Featured in the exhibition Texas Women Artists: Selections from Bywaters Special Collections, on the 2nd floor of Hamon Arts Library.

Blanche McVeigh was born in St. Charles, Missouri in 1895 and moved to Fort Worth as a child.  She received her art training at the St. Louis School of Fine Arts, the Art Institute of Chicago, the Pennsylvania Academy of Fine Arts, and the Art Students League in New York.  McVeigh spent a year in Europe where she became interested in the medium of aquatint, a printmaking technique related to engraving and etching that allows an artist to create variations of shading within the print image.

 

McVeigh spent her adult life in Fort Worth where she taught figure drawing and printmaking. In 1932 she joined Evaline Sellors and Wade Jolley, both professional artists, in establishing the Fort Worth School of Fine Arts in the Little Theatre building behind the Women’s Club.  McVeigh and Sellors also helped found the Fort Worth Artists Guild, the first institution to display work by local artists.  McVeigh was also a member of the Printmakers Guild and in 1951 was elected to serve as the organization’s president.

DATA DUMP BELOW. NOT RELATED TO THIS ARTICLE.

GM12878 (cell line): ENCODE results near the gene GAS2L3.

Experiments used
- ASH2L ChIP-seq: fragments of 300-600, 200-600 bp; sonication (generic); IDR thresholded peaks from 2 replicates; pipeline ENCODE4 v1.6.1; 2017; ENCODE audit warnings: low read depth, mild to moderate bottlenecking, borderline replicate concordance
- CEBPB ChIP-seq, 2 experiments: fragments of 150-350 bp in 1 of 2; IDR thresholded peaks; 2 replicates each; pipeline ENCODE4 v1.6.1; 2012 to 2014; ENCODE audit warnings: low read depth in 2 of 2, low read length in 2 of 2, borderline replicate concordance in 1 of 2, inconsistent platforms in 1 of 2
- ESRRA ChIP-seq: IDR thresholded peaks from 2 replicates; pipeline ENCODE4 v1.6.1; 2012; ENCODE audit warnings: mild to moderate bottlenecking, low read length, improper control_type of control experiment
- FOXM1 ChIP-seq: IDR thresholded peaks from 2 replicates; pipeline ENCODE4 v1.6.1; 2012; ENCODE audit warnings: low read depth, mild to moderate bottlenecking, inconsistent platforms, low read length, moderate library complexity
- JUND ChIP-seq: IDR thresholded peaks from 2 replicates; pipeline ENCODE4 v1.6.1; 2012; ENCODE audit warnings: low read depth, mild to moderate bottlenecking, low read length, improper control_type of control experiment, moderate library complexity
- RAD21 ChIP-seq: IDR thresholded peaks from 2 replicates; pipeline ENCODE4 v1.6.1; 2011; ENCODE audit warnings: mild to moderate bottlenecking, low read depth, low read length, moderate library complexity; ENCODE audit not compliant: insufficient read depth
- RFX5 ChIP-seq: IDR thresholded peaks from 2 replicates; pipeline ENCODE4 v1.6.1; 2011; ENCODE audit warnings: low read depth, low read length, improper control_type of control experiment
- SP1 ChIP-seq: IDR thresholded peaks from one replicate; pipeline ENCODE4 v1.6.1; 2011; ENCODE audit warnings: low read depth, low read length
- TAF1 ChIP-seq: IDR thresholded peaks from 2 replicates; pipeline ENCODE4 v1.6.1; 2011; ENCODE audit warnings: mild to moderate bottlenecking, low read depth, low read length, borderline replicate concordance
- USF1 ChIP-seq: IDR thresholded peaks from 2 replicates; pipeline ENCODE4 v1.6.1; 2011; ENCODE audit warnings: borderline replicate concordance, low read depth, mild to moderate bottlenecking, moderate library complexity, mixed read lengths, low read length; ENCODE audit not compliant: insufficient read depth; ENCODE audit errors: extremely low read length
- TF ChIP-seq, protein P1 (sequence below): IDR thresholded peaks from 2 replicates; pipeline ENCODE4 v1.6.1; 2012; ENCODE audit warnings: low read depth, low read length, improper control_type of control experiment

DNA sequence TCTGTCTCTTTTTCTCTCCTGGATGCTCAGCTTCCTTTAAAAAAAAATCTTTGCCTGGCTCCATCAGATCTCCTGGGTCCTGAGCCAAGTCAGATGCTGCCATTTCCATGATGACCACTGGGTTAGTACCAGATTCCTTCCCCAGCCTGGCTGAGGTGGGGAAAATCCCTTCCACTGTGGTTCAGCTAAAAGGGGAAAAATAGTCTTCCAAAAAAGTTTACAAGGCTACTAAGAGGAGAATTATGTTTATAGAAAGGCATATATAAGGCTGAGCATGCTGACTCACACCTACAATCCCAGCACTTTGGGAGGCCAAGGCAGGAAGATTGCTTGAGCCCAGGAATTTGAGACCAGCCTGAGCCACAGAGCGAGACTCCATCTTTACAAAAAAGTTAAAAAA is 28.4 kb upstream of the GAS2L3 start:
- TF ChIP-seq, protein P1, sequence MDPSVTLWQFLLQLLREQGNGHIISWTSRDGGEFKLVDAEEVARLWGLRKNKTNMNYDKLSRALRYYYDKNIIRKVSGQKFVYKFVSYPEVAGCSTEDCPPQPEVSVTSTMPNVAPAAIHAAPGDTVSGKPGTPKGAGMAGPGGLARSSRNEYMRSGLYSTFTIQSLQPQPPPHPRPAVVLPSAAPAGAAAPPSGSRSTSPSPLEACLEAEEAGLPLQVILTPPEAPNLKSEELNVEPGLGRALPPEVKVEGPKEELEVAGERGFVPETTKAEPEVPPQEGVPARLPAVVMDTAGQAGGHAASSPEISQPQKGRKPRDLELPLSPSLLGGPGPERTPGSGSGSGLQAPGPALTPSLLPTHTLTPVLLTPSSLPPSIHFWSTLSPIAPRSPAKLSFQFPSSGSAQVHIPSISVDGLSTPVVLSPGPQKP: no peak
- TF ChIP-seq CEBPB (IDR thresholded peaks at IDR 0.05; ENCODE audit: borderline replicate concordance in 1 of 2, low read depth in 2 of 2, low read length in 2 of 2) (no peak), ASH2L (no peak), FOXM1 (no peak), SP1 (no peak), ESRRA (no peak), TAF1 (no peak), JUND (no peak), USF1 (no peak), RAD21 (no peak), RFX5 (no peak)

McVeigh received awards for her work from the Dallas Print Club, the Connecticut Academy of Fine Arts, the Texas Fine Arts Association, and the Southern States Art League.  In 1944 her aquatint Decatur Courthouse was awarded the Neiman-Marcus and Dallas Print Society Purchase Prize of $100 in the Fourth Annual Texas Print Exhibition at the Dallas Museum of Fine Arts.  The Library of Congress also purchased Decatur Courthouse for its permanent collection.  Her work is located in other national collections:  Carnegie Institute, Princeton University, Pennsylvania Academy of Fine Arts, and Smithsonian Institution.

Blanche McVeigh died in Fort Worth on June 1, 1970.


[1] Farmer, David.  “The Printmakers Guild and Women Printmakers in Texas 1939 – 1965,” Prints and Printmakers of Texas:  Proceedings of the Twentieth Annual North American Print Conference, (Austin:  Texas State Historical Association, 1997), p. 124.

[1] Handbook of Texas Online, Linda Peterson, “McVeigh, Blanche,” accessed July 27, 2017, http://www.tshaonline.org/handbook/online/articles/fmcbf

Image: Blanche McVeigh, ca. early 1920s, original dimensions:  8” (H) x 5” (W)
Courtesy of The Jerry Bywaters Collection on Art of the Southwest, Bywaters Special Collections, Hamon Arts Library, Southern Methodist University